When a taxpayer is open with us, we can understand their circumstances, offer the right services, and work with them where needed to get things right.
In March 2016, we published a Corporate tax transparency report that included tax information about 321 private companies. This helps the community understand what tax is being paid by private companies and how they contribute to the tax system.
Private groups are groups of companies, trusts, partnerships, super funds and other entities that are connected with each other and have common ownership. They include those groups controlled by high wealth individuals.
We analyse private groups and their associated entities using sophisticated data matching and analytic models. We typically engage on a whole-of-group basis, with the head of the group or their tax adviser rather than the separate group entities. This approach enables us to get a clear understanding of the group's overall tax performance and areas of potential concern, enabling us to tailor our engagement accordingly.
We engaged with over 10,000 clients, to share our profiles or discuss their tax position.
During our conversations, we get a better understanding of the commercial drivers and governance framework of the group. Where our view is different to that of the taxpayer, we aim to reach a shared understanding on any contentious issues, and provide the explanation or evidence needed for us to reach agreement.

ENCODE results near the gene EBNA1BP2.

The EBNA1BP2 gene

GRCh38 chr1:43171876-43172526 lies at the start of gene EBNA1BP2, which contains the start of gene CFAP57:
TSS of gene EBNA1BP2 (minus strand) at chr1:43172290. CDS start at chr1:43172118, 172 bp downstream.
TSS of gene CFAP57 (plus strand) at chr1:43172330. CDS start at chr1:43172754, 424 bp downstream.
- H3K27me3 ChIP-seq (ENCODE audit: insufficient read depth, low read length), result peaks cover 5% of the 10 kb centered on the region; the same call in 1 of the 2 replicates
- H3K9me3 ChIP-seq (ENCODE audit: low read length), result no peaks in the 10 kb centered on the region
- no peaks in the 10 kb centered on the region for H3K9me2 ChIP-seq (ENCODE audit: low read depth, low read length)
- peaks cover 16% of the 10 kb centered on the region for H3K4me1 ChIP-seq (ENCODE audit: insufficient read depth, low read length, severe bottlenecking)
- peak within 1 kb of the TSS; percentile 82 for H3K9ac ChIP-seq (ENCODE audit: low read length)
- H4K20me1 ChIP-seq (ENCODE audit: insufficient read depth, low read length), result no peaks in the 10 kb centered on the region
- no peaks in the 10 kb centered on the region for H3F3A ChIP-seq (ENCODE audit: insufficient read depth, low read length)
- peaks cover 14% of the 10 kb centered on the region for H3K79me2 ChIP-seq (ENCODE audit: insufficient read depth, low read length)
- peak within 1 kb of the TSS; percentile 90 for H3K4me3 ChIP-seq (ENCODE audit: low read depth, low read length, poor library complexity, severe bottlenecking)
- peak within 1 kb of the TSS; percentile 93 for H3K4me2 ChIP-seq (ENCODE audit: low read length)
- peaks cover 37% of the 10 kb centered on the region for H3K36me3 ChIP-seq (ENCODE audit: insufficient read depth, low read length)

We have held one-on-one engagements with the 140 largest private groups, including those controlled by high wealth individuals, to discuss their tax affairs with them as they occur. This is part of improving transparency and building strong relationships – so that tax positions are correctly reported by the time tax returns are lodged.
Due to improvements in the information we receive and our ability to analyse it faster, we were able to contact over 34,000 other privately owned businesses to let them know they had met their obligations. This represents about $1.6 billion of income tax correctly paid by these private businesses. Our aim is to improve our processes further, so that more private businesses are supported to correctly determine their tax position, and our systems can independently assure this.
In May 2016, we published detailed guidance on tax governance for private groups, based on extensive consultation with them and their advisers. This information will provide guidance on what good governance looks like and what attracts the ATO's attention.
For those seeking early advice, we have provided a single entry point through our Early Engagement for Advice initiative, to ensure the right people are there at the first contact to help provide the certainty needed.
In 2015–16, we implemented a number of initiatives to make better use of digital channels, such as using social media (including Facebook, Twitter and LinkedIn) for messages about fringe benefits tax lodgment, and continuing to improve the format of the Division 7A calculator on the ATO app.
We also worked with AusIndustry and provided guidance to agent groups through digital channels, enhancing their understanding of the Research and Development program and raising awareness about the risks of fraud.
During the year, we redeveloped the What attracts our attention information on our website to better:
- inform the market of where unscrupulous advisers can put taxpayers at risk in tax planning schemes
- alert taxpayers about areas where we commonly see mistakes, errors or poor tax governance (and where they may want to seek advice from the ATO or other trusted advisers).